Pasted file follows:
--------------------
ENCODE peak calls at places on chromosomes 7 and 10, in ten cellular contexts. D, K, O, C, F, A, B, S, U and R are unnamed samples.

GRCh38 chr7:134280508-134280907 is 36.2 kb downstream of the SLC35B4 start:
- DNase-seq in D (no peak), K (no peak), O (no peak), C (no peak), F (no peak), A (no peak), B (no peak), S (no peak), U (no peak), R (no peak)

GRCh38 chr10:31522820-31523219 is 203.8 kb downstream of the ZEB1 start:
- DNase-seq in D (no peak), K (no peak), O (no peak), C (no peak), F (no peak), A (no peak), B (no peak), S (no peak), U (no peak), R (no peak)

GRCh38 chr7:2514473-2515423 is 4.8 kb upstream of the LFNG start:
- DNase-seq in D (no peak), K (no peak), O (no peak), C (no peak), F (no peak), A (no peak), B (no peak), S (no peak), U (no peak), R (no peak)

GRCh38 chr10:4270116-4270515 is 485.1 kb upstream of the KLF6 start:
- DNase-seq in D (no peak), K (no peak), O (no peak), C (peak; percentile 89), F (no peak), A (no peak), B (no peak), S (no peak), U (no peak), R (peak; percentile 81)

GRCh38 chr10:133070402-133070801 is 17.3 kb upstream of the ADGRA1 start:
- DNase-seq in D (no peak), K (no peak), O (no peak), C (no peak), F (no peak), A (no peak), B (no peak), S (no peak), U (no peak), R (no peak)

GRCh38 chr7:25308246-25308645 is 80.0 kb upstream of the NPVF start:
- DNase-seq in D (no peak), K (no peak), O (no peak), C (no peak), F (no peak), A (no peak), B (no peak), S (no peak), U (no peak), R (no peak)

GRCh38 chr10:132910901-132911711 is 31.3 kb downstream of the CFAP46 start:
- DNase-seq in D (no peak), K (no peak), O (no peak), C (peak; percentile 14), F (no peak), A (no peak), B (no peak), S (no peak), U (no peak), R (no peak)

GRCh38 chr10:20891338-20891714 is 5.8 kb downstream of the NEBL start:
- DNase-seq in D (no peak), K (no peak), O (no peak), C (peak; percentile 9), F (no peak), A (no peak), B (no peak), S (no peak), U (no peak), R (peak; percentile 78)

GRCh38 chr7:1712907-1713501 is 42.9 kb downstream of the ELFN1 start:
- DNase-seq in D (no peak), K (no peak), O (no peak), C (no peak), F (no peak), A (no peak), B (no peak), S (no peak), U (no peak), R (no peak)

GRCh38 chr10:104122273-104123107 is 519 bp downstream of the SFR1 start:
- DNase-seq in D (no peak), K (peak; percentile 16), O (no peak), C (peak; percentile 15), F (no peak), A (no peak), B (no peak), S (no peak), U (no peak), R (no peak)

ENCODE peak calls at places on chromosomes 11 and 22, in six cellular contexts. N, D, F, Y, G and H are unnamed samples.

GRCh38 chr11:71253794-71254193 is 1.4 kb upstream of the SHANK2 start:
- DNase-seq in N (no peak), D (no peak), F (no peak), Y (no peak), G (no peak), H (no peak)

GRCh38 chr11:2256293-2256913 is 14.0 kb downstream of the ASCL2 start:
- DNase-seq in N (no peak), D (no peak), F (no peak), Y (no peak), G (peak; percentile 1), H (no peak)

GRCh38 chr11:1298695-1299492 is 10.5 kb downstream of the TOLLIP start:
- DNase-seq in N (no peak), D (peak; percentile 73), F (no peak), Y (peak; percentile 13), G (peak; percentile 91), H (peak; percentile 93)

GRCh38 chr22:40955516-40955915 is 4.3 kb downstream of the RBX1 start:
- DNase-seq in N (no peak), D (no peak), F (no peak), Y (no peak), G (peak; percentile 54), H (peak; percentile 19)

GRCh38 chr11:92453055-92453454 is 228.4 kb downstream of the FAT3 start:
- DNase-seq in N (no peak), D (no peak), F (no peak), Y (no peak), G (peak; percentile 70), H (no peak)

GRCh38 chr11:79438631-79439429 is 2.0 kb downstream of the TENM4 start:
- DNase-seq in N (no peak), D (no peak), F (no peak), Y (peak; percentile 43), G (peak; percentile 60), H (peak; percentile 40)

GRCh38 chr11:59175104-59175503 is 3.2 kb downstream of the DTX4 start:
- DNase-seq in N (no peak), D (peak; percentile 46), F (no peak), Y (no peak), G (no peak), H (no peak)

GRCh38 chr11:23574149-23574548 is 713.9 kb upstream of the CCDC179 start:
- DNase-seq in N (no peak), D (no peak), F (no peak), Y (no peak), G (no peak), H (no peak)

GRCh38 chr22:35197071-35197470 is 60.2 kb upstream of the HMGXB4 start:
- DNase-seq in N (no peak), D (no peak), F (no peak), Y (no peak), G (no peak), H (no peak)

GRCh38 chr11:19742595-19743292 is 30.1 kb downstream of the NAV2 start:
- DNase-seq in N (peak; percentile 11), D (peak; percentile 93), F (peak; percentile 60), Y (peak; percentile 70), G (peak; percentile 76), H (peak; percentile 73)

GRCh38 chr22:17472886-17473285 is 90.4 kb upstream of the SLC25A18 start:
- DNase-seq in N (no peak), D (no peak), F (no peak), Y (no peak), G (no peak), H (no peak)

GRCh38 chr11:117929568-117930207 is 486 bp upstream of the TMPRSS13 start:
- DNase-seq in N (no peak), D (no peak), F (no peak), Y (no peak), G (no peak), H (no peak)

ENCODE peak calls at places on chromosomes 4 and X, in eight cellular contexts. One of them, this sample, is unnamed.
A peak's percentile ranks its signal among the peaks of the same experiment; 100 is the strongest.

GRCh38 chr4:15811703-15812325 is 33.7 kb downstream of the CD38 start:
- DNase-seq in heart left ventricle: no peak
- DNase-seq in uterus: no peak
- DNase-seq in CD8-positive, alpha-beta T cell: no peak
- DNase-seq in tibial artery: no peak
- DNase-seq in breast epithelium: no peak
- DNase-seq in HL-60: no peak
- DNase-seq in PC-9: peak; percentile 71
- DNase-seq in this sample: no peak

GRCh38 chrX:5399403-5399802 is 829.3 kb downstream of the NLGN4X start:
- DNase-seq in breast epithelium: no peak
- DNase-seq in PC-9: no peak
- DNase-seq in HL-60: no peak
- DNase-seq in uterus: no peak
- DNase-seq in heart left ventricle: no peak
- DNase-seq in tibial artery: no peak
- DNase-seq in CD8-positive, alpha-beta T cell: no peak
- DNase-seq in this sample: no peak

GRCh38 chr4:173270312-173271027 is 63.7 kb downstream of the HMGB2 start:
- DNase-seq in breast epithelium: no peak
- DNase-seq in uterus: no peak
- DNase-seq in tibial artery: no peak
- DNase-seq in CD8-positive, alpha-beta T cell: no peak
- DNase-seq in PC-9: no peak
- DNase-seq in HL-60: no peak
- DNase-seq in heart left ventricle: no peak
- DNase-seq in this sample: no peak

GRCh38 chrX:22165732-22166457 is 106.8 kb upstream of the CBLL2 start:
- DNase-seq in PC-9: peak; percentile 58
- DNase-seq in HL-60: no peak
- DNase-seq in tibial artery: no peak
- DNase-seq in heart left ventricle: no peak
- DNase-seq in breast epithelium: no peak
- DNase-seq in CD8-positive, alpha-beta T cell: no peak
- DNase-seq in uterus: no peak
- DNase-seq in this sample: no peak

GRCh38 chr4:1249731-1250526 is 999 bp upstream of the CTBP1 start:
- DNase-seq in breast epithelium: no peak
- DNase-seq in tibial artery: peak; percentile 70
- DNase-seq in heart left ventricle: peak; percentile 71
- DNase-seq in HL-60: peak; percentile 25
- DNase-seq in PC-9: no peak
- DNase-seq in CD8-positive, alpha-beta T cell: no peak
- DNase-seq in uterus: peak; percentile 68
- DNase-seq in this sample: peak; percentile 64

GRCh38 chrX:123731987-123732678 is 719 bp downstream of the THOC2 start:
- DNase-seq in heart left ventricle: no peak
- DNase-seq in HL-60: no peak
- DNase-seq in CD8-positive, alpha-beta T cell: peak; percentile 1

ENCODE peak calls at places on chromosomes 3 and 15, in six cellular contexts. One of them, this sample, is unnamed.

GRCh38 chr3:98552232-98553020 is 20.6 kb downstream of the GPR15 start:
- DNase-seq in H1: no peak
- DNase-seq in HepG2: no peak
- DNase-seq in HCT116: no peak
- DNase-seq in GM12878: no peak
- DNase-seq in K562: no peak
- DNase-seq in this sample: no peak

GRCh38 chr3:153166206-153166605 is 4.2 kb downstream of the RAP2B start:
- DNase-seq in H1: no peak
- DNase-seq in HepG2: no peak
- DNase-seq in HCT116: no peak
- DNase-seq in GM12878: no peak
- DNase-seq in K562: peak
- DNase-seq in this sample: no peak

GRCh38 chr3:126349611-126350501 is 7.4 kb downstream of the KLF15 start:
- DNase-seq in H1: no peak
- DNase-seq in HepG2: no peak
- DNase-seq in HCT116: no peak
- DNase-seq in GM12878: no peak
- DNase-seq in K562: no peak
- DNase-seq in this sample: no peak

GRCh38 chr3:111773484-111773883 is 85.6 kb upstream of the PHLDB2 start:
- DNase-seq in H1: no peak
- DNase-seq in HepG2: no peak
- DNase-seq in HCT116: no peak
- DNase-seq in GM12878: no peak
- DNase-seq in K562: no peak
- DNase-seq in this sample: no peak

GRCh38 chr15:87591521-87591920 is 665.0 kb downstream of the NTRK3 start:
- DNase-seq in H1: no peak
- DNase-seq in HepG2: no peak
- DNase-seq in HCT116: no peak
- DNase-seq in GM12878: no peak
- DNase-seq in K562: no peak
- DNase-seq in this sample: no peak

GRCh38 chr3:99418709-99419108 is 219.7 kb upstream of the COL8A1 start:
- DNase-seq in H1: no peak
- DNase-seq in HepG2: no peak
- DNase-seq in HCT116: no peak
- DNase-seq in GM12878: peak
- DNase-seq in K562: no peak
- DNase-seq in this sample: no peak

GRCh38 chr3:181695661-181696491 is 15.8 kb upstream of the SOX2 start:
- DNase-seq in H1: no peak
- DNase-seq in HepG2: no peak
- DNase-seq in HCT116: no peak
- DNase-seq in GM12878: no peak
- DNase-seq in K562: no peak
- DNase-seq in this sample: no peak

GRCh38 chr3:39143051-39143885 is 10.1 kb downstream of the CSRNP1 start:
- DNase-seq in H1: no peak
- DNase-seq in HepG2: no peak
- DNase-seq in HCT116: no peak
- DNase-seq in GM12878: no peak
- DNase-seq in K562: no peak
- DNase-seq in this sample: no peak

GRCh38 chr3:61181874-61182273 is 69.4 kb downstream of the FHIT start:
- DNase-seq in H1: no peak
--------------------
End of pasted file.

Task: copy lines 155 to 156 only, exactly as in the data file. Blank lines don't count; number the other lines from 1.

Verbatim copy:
GRCh38 chr3:61181874-61182273 is 69.4 kb downstream of the FHIT start:
- DNase-seq in H1: no peak